Pro rata often comes up with apartment rentals. In most cases, rent is charged monthly, but what if you aren’t living in the unit for an entire month? Perhaps your lease starts a few days into the month or ends in the middle of the month.
In this situation, the landlord is likely to prorate your rent, or only charge you based on the number of days you spend in the apartment.
For example, let’s say your monthly rent is $1,200, and your lease starts on Sept. 3. Your landlord would calculate the pro rata amount you owe by determining the daily cost of your rent and multiplying that by the number of days you were in the apartment.
Since September has 30 days, the landlord would divide 1,200 by 30 to determine the daily rate, which comes out to $40. Then, he or she would multiply the daily rate by the number of days spent in the apartment, or $40 x 28 days. You end up with a total of $1,120.
One of the more common uses of pro rata applies to salaried employees. Generally, a salary is compensation that is expressed as an annual sum, rather than an hourly one. Salaries usually assume the employee is working for the entire year for a minimum number of hours per week (usually 40).
If you’re an employee who earns an annual salary, pro rata is used to determine how much you get in each paycheck. For example, let’s say you earn a yearly salary of $75,000 and get paid every two weeks. You’ll receive 26 paychecks per year, so your employer would take your total salary and divide it by 26 to determine how much you should be paid every two weeks. The result would be a biweekly paycheck of $2,884.62.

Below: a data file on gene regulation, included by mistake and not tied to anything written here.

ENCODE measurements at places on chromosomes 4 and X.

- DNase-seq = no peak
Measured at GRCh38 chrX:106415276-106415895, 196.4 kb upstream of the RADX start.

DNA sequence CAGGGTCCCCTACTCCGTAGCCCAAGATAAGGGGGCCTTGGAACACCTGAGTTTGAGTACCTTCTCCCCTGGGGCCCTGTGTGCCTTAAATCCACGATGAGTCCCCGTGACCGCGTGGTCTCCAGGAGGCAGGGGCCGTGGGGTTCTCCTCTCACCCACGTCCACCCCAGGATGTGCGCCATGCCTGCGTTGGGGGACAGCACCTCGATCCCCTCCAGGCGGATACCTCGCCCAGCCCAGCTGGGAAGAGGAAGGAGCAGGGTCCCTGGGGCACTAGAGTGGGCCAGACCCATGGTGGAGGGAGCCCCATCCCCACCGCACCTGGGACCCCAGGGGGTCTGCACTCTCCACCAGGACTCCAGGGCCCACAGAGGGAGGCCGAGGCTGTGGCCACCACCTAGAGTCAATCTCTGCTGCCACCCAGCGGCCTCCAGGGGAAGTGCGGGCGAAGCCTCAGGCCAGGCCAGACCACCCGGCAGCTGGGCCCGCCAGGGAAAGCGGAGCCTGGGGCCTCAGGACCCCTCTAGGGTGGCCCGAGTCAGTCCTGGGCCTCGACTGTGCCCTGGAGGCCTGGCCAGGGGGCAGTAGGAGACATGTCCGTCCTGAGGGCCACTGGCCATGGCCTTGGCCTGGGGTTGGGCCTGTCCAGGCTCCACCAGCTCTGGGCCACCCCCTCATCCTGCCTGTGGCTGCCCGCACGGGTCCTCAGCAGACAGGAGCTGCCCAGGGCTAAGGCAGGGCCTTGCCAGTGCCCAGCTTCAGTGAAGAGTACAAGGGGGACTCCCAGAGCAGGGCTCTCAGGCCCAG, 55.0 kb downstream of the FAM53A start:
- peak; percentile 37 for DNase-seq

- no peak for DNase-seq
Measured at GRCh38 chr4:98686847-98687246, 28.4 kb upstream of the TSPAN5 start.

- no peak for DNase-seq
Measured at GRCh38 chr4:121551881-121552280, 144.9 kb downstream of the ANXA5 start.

If you got paid twice a month, rather than every two weeks, you’d receive 24 paychecks a year. Dividing $75,000 by 24 leaves you with a paycheck of $3,125. If you got paid monthly instead, each paycheck would amount to $6,252. Each of these models results in the employee getting the same amount of money over the course of the year — It’s simply a matter of how many paychecks the amount is spread out over.
Pro rata can also be used to figure out how much a part-time worker gets paid. For example, imagine an employee is salaried but only works 20 hours per week. Suppose the annual full-time salary for the position is $50,000. Simply divide the number of hours the employee works (20) by the number of hours the full-time salary is based on (40) to come up with the percentage of the full-time salary the worker should be paid — in this case, 50%. Next, multiply that percentage (50%) by the annual full-time salary of $50,000. So the employee in this situation will be paid an annual part-time salary of $25,000 per year.